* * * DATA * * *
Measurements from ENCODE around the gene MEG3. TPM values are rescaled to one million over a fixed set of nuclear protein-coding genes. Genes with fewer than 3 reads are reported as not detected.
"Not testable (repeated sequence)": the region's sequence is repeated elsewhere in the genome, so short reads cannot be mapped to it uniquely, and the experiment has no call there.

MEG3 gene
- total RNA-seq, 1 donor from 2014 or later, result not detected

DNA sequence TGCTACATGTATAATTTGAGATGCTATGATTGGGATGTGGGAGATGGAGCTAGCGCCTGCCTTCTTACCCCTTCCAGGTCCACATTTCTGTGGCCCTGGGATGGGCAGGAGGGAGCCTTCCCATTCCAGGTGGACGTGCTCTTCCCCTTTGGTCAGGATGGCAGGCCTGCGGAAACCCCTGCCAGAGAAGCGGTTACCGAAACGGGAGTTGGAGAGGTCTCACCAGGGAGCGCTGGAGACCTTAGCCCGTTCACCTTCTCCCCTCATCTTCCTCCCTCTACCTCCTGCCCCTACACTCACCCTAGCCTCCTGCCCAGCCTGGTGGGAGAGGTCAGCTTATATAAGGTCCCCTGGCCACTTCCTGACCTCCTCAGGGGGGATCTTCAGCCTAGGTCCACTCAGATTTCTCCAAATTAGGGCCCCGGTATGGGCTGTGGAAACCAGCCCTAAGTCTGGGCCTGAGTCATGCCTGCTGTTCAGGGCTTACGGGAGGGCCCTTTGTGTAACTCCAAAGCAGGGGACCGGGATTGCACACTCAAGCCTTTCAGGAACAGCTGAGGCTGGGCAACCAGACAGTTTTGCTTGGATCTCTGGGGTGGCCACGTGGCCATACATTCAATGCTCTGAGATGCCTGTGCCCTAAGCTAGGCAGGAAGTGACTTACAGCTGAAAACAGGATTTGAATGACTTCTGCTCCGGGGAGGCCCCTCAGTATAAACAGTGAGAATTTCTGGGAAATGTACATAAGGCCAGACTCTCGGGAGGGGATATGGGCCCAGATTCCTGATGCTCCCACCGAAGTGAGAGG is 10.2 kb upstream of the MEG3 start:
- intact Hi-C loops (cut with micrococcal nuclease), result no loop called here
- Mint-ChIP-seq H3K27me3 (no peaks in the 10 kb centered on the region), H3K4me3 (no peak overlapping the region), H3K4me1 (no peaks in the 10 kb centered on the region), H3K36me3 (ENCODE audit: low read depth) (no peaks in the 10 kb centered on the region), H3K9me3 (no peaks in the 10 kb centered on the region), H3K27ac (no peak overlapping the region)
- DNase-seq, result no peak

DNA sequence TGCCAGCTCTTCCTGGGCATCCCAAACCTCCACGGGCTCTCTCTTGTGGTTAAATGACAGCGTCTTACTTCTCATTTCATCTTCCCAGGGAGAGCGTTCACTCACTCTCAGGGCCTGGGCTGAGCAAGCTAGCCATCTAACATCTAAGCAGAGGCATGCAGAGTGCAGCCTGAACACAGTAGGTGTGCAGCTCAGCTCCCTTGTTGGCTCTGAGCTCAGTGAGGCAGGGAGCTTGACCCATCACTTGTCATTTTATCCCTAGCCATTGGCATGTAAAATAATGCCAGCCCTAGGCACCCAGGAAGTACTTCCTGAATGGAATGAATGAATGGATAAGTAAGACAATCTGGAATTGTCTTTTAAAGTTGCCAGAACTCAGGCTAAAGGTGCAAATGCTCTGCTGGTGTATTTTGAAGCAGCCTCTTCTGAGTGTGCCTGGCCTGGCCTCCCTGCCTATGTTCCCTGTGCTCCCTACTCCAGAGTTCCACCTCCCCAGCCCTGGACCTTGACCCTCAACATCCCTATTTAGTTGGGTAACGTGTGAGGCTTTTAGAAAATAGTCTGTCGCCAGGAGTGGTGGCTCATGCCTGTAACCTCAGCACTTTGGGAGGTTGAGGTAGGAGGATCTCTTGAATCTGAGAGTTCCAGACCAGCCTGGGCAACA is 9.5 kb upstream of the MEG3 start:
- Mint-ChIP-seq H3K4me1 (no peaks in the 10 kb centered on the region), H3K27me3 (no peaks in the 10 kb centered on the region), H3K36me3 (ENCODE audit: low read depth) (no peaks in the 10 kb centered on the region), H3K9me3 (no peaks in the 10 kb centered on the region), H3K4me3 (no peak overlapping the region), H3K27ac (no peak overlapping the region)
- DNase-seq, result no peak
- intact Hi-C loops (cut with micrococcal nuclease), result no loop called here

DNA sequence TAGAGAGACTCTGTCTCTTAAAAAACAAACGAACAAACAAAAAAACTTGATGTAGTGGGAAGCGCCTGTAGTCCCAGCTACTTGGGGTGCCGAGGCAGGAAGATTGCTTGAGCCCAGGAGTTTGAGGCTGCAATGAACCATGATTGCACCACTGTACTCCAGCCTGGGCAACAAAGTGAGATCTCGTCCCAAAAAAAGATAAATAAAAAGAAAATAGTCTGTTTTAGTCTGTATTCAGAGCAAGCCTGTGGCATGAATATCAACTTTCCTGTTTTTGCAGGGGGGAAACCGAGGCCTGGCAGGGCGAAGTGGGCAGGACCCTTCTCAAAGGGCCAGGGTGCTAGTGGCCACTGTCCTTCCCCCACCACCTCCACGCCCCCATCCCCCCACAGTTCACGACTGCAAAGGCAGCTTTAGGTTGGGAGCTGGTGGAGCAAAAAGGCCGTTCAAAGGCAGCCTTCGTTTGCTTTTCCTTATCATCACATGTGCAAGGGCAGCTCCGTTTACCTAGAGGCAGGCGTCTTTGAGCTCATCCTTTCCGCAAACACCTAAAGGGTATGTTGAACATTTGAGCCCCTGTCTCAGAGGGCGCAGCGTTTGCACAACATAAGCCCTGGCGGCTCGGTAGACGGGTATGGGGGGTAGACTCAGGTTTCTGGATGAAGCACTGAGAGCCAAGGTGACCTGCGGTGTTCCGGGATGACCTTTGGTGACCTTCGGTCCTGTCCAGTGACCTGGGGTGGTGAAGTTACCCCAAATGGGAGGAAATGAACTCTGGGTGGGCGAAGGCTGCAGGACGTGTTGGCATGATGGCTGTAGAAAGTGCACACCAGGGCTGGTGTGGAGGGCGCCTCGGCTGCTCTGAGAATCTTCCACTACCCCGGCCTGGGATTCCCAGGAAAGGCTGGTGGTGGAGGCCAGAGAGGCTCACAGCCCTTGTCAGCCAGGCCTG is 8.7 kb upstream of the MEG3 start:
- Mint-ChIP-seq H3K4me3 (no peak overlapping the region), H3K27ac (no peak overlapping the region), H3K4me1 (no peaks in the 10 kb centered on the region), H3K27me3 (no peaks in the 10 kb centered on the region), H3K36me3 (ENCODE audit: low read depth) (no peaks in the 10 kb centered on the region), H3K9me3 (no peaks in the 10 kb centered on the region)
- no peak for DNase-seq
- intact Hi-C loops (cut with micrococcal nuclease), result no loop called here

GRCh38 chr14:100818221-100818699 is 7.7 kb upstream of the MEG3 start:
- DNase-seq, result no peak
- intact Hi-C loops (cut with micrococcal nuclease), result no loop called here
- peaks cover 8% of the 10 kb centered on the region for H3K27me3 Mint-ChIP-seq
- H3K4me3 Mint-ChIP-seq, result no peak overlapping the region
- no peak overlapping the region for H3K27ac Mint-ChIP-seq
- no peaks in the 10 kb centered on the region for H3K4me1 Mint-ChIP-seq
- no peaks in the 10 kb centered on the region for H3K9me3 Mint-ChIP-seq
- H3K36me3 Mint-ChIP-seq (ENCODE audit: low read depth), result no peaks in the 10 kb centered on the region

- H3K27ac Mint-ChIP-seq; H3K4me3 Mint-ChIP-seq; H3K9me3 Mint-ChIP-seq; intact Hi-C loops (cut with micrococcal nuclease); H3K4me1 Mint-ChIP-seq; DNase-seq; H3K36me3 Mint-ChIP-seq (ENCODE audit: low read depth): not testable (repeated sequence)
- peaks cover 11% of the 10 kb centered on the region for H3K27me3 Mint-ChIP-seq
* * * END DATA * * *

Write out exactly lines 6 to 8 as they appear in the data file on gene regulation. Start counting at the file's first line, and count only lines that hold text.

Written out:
- intact Hi-C loops (cut with micrococcal nuclease), result no loop called here
- Mint-ChIP-seq H3K27me3 (no peaks in the 10 kb centered on the region), H3K4me3 (no peak overlapping the region), H3K4me1 (no peaks in the 10 kb centered on the region), H3K36me3 (ENCODE audit: low read depth) (no peaks in the 10 kb centered on the region), H3K9me3 (no peaks in the 10 kb centered on the region), H3K27ac (no peak overlapping the region)
- DNase-seq, result no peak